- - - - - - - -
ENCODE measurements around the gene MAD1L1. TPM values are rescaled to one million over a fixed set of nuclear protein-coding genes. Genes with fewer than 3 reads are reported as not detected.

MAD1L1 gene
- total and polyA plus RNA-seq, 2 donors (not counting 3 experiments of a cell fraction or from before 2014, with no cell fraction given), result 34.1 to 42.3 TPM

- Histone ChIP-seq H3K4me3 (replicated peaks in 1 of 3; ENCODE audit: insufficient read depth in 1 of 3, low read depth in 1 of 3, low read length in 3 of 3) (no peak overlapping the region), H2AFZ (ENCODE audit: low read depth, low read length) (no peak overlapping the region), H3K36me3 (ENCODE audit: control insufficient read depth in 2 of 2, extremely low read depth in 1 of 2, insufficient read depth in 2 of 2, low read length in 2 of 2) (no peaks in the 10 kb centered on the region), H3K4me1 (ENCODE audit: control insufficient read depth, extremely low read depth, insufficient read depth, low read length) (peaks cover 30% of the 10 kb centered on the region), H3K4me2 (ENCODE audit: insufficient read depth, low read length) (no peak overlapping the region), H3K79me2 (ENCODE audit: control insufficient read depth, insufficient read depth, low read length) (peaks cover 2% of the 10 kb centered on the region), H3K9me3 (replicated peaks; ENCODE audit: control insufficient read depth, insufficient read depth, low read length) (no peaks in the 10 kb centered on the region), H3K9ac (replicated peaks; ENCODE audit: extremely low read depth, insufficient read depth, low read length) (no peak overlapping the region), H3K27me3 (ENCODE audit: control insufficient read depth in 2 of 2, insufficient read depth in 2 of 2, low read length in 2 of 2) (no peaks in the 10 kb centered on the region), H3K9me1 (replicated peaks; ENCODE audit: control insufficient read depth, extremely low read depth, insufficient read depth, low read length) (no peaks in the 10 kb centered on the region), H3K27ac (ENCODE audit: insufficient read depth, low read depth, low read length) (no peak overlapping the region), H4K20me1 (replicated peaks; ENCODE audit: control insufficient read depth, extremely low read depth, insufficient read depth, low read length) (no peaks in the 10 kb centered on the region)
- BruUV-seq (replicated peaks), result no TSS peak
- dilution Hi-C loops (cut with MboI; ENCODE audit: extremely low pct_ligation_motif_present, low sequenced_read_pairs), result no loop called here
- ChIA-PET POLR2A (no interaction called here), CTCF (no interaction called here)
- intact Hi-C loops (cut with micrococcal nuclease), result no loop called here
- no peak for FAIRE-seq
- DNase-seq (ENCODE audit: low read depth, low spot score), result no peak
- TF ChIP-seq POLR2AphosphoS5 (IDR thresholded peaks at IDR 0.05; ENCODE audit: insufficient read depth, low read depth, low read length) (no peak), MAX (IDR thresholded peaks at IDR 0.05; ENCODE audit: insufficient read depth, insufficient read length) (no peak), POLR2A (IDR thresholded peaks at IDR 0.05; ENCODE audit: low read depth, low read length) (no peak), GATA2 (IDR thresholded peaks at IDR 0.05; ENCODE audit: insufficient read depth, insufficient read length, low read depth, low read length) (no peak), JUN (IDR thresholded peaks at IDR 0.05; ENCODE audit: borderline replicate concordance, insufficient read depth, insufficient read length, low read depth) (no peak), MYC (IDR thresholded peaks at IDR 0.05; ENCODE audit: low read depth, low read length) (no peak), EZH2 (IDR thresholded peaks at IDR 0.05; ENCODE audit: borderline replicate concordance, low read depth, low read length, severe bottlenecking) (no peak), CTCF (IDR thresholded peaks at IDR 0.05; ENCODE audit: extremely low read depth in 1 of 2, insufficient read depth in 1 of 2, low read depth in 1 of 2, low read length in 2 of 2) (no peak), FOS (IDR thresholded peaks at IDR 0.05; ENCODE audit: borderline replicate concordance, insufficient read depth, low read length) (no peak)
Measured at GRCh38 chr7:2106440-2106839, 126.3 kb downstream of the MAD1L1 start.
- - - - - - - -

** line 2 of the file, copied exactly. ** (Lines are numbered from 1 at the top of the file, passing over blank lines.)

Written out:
MAD1L1 gene